Chukot char (Salvelinus andriashevi) is endemic to Lake Estikhed, a closed lake near Providence Bay on the Bering Sea coast of the Chukotka Peninsula. The species is residential, and occurs near the bottom in sand pebble shallow waters and off the coasts of large fragmented ground. Its abundance is not known; apparently it is determined by total productivity of the ecosystem of the lake, and also the catch by fishermen.

Other noteworthy fishes:

Alaska blackfish (Dallia pectoralis) is a typical freshwater fish that inhabits thermokarst and glacial lakes with muddy or large-stone bottoms. It sometimes migrates into streams, where it stays in pits with slow currents. It lives in shelters beneath large stones, hanging peat shores, and among aquatic vegetation. It may even freeze into the ice. This species is a typical representative of the fauna of ancient Beringia. 

The ecoregion also contains a local undescribed char from the Salvelinus alpinus group.

Other noteworthy aquatic biotic elements:

The unusual fauna of this ecoregion is also revealed by the freshwater mollusc Physella nuttallini, which also occurs in northwest Alaska, but has not been found in other regions of northeastern Asia (Starobogatov 1986). In the Amguem region more than half of the freshwater mollusc species (six out of ten) occur also in North America, i.e. they have Beringian ranges (Starobogatov 1986; Bogatov & Zatravkin 1990).

Ecological phenomena:

The ecoregion is characterized by notable differences among species assemblages, depending on habitat. Rivers that have relatively rapid flow and are associated with foothills contain mostly Oncorhynchus species and an anadromous ecotype of dolly varden (Salvelinus malma). Rivers with relatively slow currents and a developed lake system around coastal plains contain assemblages of Siberian fish species. These are mostly resident and anadromous ecotypes of S. taranetzi, humpback whitefish (Coregonus pidschian), sardine cisco (C. sardinella), Thymallus, and burbot (Lota lota). Freshwater lakes of lagoon origin are normally separated from the sea by a sand spit. Species that inhabit lakes of this type include Salvelinus taranetzi, sardine cisco, and sockeye salmon (Oncorhynchus nerka). Natural dammed lakes (ultraoligotrophic water bodies) include only dwarf and normal ecomorphs of char (Salvelinus cf. alpinus, very slow-growing and long-lived, up to 38 years).

Evolutionary phenomena:

Beringia was not only a bridge for the exchange of fauna and flora between Asia and America, but it was also an area of intense speciation. Therefore, traces of former connections with North America were retained in the freshwater fauna of the peninsula, as well as in its entire fauna and flora. The similarity of freshwater fauna between Northeast Asia and Northwest America at the species and generic level is found in many taxnonmic groups.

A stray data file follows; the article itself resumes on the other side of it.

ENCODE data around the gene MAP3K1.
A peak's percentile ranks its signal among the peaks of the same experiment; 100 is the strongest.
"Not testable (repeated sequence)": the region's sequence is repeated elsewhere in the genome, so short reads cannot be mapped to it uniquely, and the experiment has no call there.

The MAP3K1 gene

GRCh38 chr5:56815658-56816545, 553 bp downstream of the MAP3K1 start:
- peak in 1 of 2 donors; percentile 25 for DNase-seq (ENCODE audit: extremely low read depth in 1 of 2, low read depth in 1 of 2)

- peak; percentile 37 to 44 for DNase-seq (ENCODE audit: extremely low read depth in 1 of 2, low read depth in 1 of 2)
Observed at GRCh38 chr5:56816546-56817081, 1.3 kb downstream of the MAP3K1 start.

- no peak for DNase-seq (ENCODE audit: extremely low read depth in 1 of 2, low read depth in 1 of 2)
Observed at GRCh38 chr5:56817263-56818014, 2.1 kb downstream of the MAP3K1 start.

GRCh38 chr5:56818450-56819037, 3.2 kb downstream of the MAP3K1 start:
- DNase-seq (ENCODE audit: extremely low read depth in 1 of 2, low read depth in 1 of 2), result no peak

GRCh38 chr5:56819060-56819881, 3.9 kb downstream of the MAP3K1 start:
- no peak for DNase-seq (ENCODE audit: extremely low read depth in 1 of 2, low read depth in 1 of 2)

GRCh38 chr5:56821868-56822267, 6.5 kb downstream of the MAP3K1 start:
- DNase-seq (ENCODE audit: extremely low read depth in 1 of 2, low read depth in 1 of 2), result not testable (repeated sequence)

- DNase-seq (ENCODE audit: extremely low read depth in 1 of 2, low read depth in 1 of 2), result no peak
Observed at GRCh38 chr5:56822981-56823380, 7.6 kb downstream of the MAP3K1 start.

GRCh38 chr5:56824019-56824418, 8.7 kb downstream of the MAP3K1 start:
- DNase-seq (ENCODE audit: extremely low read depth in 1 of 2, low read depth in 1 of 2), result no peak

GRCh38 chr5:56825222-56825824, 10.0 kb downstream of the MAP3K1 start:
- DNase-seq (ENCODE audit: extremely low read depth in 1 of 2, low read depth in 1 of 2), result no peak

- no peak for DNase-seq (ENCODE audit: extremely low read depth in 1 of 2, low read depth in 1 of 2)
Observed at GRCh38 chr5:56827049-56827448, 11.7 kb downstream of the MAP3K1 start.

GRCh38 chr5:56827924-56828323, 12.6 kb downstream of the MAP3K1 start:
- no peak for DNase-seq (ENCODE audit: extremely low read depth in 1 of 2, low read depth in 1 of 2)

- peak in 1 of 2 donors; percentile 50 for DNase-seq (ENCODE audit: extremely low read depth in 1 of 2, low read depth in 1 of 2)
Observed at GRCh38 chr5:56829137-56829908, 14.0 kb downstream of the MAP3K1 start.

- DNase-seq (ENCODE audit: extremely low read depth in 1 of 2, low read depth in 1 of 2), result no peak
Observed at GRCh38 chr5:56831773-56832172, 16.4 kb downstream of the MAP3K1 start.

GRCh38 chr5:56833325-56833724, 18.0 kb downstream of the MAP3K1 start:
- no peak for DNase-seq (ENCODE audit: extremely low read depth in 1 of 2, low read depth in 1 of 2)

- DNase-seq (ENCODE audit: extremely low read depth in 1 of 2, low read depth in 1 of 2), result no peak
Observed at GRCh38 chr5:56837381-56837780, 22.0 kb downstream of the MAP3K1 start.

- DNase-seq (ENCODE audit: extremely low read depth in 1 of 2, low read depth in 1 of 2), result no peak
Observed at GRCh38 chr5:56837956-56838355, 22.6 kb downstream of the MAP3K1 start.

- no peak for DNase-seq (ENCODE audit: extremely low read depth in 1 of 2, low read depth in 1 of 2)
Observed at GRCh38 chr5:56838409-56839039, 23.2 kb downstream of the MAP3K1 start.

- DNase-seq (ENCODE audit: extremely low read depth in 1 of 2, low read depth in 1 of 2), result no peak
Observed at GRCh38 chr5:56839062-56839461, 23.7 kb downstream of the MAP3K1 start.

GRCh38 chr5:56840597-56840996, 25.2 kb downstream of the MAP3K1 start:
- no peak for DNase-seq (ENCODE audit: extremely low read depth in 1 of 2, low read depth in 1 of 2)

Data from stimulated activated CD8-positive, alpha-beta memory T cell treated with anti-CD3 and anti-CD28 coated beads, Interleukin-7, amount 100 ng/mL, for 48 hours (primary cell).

Justification for delineation:

From an ichthyofaunal perspective, this is an unusual ecoregion that is characterized by a mix of North American, Pacific, and Siberian species. This ecoregion is the only one in the former USSR that supports the American genus Dallia and the species Bering cisco (Coregonus laurettae), Arctic grayling (Thymallus arcticus signifer), and pygmy whitefish (Prosopium coulterii). From an ecological perspective, it is characterized by severe climatic conditions, a lack of large and deep water bodies, and lesser streams and ponds that freeze to the bottom and lack any current in the cold season.

Level of taxonomic exploration:

Hydrobiological studies are restricted by reconnoitring work carried out 20 years ago (Levanidov 1976). The major fishery studies were conducted earlier (Postnikov 1965). There are faunal reviews (Chereshenv 1991; 1998). Studies of the distribution and abundance of fishes were intensified, and scientifically substantiated measures of fisheries optimization were developed (Gudkov 1996a; 1996b).


Chereshnev, I. A. (1990). "Composition of fish fauna and distribution of freshwater fishes of the North-East of Russia" Vopr. Ichthyol 30(5) 836-844.

Chereshnev, I. A. (1996)"Cyclostomata and fishes" In Chereshnev, I.A. (Ed.). Vertebrates of the North-East of Russia. (pp. 21-61) Vladivostok: Dal'nauka.

Chereshnev, I. A. (1992). "Rare, endemic and threatened freshwater fishes of the north-east of Asia" Vopr. Ichthyol 32(4) 18-29.

Chereshnev, I. A. (1998). "Biogeography of freshwater fishes of the Far East in Russia" Vladivostok: Dal'nauka.

Chereshnev, I. A. (1996). "Biological diversity of freshwater fish fauna of the North-East of Russia" Vladivostok: Dal'nauka.

Chereshnev, I. A., Shestakov, A. V., et al. (2001). "Guide to freshwater fishes of the North-East of Russia" Vladivostok: Dal’nauka.

Chereshnev, I. A., Volobuyev, V. V., et al. (2002). "Salmoniform fishes of the North-East of Russia"

Chereshnev, I. A.,Glubokovskiy, M. K. (Ed.) (1991). "Biology of chars of the Far East" Vladivostok: DVO RAN.

Levanidov, V. Ya (Ed.) (1976). "Freshwater fauna of Chukotka Peninsula. Poceedings of Soil and Biology Institute, new series" 36(139): 1-150: